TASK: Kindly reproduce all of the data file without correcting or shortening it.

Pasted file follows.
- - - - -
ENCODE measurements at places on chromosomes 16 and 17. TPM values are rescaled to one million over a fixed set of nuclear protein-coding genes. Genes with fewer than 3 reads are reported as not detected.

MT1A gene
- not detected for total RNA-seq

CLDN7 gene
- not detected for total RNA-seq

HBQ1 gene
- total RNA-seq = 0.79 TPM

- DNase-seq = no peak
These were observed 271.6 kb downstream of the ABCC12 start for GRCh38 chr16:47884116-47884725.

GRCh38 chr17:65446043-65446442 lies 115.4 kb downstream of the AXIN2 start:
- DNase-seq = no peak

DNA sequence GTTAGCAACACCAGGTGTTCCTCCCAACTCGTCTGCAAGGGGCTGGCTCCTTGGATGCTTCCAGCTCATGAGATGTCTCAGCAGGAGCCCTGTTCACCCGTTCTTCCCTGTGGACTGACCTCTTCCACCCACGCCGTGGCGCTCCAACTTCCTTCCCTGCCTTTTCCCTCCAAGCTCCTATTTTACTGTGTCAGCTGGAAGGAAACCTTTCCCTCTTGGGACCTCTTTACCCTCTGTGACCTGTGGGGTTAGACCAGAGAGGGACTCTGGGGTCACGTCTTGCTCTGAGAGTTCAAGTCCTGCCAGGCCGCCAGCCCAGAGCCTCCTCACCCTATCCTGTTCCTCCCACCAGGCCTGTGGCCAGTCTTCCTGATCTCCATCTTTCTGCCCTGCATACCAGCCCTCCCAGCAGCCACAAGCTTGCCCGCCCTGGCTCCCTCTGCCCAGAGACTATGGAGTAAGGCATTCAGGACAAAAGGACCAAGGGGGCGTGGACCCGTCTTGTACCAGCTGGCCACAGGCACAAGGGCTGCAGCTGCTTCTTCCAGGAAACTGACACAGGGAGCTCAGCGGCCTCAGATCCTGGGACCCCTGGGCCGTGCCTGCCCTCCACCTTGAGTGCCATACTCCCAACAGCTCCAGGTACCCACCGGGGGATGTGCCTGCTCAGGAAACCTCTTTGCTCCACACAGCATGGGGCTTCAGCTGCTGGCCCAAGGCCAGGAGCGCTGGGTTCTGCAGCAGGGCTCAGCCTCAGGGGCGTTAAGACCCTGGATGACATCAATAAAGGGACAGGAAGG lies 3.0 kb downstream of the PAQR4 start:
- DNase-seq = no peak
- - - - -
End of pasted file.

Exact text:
ENCODE measurements at places on chromosomes 16 and 17. TPM values are rescaled to one million over a fixed set of nuclear protein-coding genes. Genes with fewer than 3 reads are reported as not detected.

MT1A gene
- not detected for total RNA-seq

CLDN7 gene
- not detected for total RNA-seq

HBQ1 gene
- total RNA-seq = 0.79 TPM

- DNase-seq = no peak
These were observed 271.6 kb downstream of the ABCC12 start for GRCh38 chr16:47884116-47884725.

GRCh38 chr17:65446043-65446442 lies 115.4 kb downstream of the AXIN2 start:
- DNase-seq = no peak

DNA sequence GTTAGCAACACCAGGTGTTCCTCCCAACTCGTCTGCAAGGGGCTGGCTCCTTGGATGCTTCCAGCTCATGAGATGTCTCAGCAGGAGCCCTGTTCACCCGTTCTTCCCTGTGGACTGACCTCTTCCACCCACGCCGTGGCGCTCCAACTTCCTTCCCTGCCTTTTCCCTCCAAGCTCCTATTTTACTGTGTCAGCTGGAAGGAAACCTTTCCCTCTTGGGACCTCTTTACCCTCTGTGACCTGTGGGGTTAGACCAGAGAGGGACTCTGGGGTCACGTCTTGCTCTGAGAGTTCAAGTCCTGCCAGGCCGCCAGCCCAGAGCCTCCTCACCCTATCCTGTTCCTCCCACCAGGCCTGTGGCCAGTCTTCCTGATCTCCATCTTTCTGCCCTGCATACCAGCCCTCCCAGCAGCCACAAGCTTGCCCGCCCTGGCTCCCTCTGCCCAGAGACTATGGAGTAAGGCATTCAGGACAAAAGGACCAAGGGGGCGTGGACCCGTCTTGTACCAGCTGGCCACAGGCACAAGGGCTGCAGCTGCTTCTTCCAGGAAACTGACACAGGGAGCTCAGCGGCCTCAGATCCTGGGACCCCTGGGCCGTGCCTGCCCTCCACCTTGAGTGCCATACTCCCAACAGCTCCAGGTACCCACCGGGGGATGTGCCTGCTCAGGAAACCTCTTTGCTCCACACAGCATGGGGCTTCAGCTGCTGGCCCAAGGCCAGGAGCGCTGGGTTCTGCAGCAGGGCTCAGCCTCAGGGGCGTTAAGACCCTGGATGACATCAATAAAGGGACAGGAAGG lies 3.0 kb downstream of the PAQR4 start:
- DNase-seq = no peak